Sesame Street: Old School - Volume 1
DVD | Box Set
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Sesame Street: Old School, Volume One: 1969-1974 DVD
Were some of your first friends named Grover, Mr. Hooper, and Bob? Do you remember the Ladybug Picnic? How about Pinball Number Count? Sesame Street Old School is a time capsule of the early days of the ground-breaking series you grew up on. Take a trip back in time with Bert, Ernie, Big Bird and Snuffleupagus. Sing along with classics like “C is for Cookie,” “I Love Trash,” and “Rubber Duckie.” Bring back the music, memories, and mayhem from Sesame Street’s first five seasons which can be enjoyed again and again!]]>
When the Children's Theater Workshop's Sesame Street first aired on television in 1969, it was a revolutionary new show aimed specifically at preschool children--an audience previously untargeted by television programming. Exhaustively-researched and tested on real audiences of preschoolers, this "experiment in kid programming" aimed to teach preschoolers the alphabet, numbers, body parts, rhyming, and basic reasoning skills while thoroughly entertaining them. Through the use of humor, the amazing puppetry of Frank Oz and Jim Henson, animation, the incredibly catchy music of Joe Raposo and Jeffrey Moss, and a fast-action pace borrowed from the television commercial format, Sesame Street was, and still is, more successful at educating and entertaining children than anyone initially imagined. What's more, the lessons learned by generations of preschoolers went far beyond simple school-readiness skills to include values like acceptance, cooperation, and inclusiveness because the urban Sesame Street was a place populated by people and monsters young viewers could identify with, where anything could happen, and where every ethnicity, generation, and species co-existed and interacted harmoniously.
Sesame Street: Old School Volume 1 1969-1974 offers a sampling of the first five seasons of Sesame Street and includes the first episode of each season in its entirety as well as a large selection of classic segments from each season highlighting some of the most memorable sketches ("Bein' Green," "Rubber Duckie," "Whistle a Happy Tune," and Super-Grover in "Telephone Booth"), favorite human characters like Bob and Mr. Hooper, and guest appearances by celebrities like Bill Cosby, Lena Horne, Jackie Robinson, Carol Burnett, and Jesse Jackson. Adult viewers will be transported back in time as they witness Bert's frustration with his ever-noisy roommate Ernie, chuckle at the antics of Grover and his demanding customer in Grover's Restaurant, and wonder if Snuffleupagus will ever show himself to someone besides Big Bird. Other well-remembered moments include pinball number count, the baker who inevitably tumbles down the stairway with a handful of cream pies, the ever-munching Cookie Monster, "Here is Your Life" segments, Bert "Doin' the Pigeon," and the inevitably grumpy Oscar the Grouch. Post-Elmo preschoolers and their parents will laugh, learn, grow, and connect with one another as they share this classic compilation of Sesame Street moments. Bonus features include the original sales pitch reel (introduced by Joan Ganz Cooney and hosted by Kermit the Frog and Rowlf the Dog) and a thick booklet rich with history, trivia, and a pullout activity section for children. (Ages 2 and older) --Tami Horiuchi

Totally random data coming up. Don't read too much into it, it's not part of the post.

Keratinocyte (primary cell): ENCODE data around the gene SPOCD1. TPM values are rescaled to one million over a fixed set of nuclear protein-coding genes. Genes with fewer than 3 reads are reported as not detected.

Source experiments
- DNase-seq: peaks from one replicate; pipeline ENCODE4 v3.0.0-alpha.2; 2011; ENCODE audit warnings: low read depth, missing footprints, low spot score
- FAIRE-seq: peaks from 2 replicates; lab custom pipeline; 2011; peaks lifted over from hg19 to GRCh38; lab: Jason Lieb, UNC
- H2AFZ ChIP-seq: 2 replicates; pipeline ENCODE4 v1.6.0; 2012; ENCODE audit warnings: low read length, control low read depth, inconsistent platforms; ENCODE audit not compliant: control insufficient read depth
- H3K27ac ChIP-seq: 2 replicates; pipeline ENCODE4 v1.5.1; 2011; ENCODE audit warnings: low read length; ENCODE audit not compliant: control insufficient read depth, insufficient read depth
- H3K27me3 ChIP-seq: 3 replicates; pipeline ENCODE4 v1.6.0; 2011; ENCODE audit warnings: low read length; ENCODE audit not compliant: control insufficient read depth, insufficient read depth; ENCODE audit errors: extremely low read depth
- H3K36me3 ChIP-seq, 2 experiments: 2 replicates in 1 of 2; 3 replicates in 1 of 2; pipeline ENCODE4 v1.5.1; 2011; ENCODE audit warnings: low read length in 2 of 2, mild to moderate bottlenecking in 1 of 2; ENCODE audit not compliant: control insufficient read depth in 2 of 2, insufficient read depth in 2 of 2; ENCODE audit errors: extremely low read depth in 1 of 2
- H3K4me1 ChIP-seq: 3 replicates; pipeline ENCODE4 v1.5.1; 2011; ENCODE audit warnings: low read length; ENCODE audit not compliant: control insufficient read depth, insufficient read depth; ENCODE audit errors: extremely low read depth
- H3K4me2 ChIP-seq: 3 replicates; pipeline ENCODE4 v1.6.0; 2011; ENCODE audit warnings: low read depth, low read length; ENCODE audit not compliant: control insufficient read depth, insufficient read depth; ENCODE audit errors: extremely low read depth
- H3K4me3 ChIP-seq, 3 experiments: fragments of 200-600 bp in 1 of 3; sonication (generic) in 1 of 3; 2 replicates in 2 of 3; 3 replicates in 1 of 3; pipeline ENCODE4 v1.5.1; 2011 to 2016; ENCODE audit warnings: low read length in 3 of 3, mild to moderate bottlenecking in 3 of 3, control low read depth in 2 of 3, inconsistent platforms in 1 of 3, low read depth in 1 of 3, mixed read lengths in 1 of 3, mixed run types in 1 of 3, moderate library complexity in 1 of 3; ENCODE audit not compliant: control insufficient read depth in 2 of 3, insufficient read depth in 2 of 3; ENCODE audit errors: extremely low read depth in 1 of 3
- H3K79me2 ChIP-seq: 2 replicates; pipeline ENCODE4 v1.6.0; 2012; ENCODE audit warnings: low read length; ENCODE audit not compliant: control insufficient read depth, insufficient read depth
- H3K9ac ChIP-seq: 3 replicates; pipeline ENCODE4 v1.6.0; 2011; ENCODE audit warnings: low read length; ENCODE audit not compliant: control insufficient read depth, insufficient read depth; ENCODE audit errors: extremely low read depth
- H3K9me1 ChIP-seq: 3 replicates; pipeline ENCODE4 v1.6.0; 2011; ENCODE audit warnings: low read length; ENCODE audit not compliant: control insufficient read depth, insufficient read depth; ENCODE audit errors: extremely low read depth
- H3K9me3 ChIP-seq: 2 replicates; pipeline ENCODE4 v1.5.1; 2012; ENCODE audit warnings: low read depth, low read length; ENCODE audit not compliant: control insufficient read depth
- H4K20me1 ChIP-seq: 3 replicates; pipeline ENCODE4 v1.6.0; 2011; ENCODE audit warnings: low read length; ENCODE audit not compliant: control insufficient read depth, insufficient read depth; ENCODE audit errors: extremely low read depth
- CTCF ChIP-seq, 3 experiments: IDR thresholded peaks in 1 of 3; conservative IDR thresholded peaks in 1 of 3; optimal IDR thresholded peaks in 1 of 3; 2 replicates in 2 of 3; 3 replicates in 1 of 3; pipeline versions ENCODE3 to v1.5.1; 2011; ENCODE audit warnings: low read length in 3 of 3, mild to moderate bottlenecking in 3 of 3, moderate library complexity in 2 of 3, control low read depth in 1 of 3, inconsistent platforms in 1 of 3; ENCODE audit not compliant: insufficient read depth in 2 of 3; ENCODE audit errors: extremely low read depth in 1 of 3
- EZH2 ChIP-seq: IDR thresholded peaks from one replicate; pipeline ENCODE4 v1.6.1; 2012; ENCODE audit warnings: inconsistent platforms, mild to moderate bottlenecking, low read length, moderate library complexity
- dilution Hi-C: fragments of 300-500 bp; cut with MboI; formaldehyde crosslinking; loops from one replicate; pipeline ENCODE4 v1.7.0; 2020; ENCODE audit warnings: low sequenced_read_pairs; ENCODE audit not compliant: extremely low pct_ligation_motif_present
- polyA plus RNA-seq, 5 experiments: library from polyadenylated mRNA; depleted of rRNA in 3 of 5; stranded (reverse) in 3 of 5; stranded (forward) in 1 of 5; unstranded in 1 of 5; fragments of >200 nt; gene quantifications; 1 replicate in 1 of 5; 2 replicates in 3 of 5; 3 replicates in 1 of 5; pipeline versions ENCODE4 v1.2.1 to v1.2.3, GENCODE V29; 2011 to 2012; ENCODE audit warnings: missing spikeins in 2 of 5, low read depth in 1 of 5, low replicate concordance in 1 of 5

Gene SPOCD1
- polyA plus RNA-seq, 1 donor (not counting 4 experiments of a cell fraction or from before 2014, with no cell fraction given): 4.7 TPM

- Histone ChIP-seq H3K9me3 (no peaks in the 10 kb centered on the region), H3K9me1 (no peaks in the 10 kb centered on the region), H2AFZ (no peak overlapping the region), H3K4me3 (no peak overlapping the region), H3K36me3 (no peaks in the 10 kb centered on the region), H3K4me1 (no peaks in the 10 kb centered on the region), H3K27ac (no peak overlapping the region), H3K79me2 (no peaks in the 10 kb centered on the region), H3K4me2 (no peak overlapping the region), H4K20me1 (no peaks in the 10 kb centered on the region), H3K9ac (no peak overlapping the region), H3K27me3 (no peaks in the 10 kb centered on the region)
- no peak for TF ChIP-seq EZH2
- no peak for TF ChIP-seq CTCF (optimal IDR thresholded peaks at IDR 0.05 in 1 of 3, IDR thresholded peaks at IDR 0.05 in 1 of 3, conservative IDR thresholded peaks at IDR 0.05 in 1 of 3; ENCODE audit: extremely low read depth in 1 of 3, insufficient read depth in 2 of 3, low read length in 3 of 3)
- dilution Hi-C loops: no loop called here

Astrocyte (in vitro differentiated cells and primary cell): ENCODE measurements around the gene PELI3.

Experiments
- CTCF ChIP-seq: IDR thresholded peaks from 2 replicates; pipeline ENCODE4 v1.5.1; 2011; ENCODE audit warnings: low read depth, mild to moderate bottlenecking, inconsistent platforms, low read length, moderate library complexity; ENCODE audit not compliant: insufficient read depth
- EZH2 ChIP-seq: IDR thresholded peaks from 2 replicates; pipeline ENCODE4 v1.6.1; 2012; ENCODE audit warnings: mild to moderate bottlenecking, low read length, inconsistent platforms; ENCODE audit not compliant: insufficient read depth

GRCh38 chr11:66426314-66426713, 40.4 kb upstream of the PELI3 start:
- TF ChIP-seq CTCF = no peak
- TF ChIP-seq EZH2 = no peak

The premiere episode from each of the first 5 seasons, completely restored
45 bonus segments
Original sales pitch film from 1969
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Sesame Street is now an obvious product of the counter culture. Watching some of the shorts and cartoons in it ... well, I can see why teenage pot-smoking reprobates enjoyed watching Sesame Street as much as kids in those days did. Heck, there were many, many prominent members of the counter culture featured prominently in the program. For example, I had a crush on Buffy St. Marie, American Indian Movement activist from the 60s, from listening to her sing nice songs on Sesame Street. I also had quite a few Stevie Wonder records because of his numerous appearances on Sesame Street. Other figures of the time also made occasional appearances; Johnny Cash and Jesse Jackson among others.
It's funny watching the kids from Sesame Street (which, in case you don't remember, is in the Ghetto) gamboling around Farmer Bob's Farm, figuring out where food comes from and such. One of the great cultural artifacts preserved in Sesame Street, besides the psychedelic art and the hipster haircuts and moustaches, is the uniforms that this era of working class people wear. I mean, I remember people dressing like that, but if they weren't anthropologically preserved in the Bell Jar of Sesame Street ... that might have been lost to history. Nobody knows how Scythian bartenders dressed and comported themselves either. Watching the series really brings me back; it also reminded me of Mr. Hooper who was probably my favorite old dude on Television, and that the "old school" cookie monster is actually pretty scary.
Is it good for kids? I think it is. If you're the type who wants your kid to wear a bicycle helmet when he walks around the house, you'll probably be horrified by it. I find it entertaining, educational, and profoundly nice. Sesame Street Old School also lacks any of the shrill sanctimony or paranoid preachiness that you see in modern kids shows. Kids can watch it and hardly know they're being taught stuff at all. I occasionally wonder that they didn't implant secret mind control engrams into my mind with some of those wacky psychedelic scenes, a la Manchurian Candidate, but over all this is great nostalgic fun.